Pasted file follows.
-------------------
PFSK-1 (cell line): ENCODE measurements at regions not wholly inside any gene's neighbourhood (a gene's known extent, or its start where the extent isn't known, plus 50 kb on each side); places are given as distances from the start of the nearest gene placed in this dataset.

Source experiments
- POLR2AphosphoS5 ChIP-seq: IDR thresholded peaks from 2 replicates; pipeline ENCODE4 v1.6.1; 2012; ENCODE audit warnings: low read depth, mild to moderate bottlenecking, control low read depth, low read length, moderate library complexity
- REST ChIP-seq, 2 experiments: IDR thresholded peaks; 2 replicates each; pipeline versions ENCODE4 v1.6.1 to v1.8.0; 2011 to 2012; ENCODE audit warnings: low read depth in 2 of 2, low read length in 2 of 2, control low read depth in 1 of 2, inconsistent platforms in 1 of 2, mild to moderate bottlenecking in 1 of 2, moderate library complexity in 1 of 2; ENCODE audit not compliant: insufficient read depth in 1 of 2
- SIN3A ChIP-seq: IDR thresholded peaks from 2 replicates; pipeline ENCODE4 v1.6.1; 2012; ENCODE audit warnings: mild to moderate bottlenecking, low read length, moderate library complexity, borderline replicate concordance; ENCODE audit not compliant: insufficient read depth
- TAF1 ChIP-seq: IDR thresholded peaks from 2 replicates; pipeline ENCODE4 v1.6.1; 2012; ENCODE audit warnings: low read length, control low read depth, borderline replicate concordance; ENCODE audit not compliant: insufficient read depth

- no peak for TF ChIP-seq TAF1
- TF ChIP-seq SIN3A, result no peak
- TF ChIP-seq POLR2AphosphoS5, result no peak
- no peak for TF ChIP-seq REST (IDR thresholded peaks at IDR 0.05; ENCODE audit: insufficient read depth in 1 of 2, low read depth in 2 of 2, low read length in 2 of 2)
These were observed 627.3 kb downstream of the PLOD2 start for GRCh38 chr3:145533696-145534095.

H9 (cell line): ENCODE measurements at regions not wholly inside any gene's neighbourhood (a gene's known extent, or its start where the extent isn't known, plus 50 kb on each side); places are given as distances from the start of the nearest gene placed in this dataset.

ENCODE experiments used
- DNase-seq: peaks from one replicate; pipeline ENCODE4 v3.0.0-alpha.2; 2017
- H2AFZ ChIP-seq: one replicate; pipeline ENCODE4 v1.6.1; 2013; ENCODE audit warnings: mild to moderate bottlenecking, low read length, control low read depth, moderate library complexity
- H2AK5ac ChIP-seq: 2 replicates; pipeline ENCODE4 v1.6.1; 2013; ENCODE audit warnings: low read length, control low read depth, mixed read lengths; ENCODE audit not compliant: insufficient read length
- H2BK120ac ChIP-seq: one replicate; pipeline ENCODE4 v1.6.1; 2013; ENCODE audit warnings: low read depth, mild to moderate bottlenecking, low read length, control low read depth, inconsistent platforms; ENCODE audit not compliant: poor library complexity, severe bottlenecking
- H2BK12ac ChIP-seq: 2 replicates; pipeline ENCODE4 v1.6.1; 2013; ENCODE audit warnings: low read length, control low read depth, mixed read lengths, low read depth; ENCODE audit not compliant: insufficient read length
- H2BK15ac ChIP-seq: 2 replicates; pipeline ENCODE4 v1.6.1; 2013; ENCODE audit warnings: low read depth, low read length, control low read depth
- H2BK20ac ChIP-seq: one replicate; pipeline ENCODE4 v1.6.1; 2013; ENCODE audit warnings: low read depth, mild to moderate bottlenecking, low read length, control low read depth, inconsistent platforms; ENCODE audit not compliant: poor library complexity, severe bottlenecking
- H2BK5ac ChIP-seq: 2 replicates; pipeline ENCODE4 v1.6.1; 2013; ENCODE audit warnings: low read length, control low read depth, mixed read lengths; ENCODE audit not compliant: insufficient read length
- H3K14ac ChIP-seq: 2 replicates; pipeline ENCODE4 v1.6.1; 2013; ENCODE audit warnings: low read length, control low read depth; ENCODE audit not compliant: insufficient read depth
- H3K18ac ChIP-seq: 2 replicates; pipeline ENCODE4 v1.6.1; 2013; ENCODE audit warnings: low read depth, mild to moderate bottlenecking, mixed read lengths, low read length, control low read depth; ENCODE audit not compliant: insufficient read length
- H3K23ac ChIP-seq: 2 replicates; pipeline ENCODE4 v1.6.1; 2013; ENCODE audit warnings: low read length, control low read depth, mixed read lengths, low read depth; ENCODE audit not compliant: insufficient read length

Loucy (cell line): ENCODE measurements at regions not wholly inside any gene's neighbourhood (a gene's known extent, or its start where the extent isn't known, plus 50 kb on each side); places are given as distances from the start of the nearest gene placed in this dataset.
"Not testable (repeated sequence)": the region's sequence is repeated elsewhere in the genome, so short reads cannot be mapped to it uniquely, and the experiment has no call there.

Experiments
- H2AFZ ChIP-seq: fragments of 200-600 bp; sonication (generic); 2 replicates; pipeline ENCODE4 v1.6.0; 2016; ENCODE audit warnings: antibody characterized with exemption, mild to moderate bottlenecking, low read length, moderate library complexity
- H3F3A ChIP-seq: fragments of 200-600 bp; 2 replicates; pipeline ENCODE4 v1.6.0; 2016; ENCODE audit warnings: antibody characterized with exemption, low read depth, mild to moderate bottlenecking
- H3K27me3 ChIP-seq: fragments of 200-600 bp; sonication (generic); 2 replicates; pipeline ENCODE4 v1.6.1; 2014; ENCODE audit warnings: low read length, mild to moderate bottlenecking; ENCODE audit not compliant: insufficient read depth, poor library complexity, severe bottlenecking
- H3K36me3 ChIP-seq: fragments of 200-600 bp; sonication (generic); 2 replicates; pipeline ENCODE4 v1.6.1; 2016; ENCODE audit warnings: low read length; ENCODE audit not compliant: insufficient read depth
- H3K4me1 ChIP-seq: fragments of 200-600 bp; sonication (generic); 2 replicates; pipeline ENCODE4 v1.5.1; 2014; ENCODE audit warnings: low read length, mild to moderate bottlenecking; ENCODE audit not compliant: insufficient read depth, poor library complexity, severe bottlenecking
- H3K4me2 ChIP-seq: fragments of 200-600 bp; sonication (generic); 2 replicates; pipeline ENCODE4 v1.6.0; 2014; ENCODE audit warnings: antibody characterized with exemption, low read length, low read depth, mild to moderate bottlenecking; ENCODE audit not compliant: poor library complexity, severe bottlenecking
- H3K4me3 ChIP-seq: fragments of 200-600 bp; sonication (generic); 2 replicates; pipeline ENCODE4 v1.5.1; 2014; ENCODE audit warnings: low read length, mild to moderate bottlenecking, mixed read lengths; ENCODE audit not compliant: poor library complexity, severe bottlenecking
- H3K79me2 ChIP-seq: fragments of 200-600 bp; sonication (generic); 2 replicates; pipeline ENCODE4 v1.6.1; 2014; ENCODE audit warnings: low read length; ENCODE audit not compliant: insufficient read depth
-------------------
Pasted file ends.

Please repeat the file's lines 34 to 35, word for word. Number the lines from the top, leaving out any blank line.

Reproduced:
- H3K4me3 ChIP-seq: fragments of 200-600 bp; sonication (generic); 2 replicates; pipeline ENCODE4 v1.5.1; 2014; ENCODE audit warnings: low read length, mild to moderate bottlenecking, mixed read lengths; ENCODE audit not compliant: poor library complexity, severe bottlenecking
- H3K79me2 ChIP-seq: fragments of 200-600 bp; sonication (generic); 2 replicates; pipeline ENCODE4 v1.6.1; 2014; ENCODE audit warnings: low read length; ENCODE audit not compliant: insufficient read depth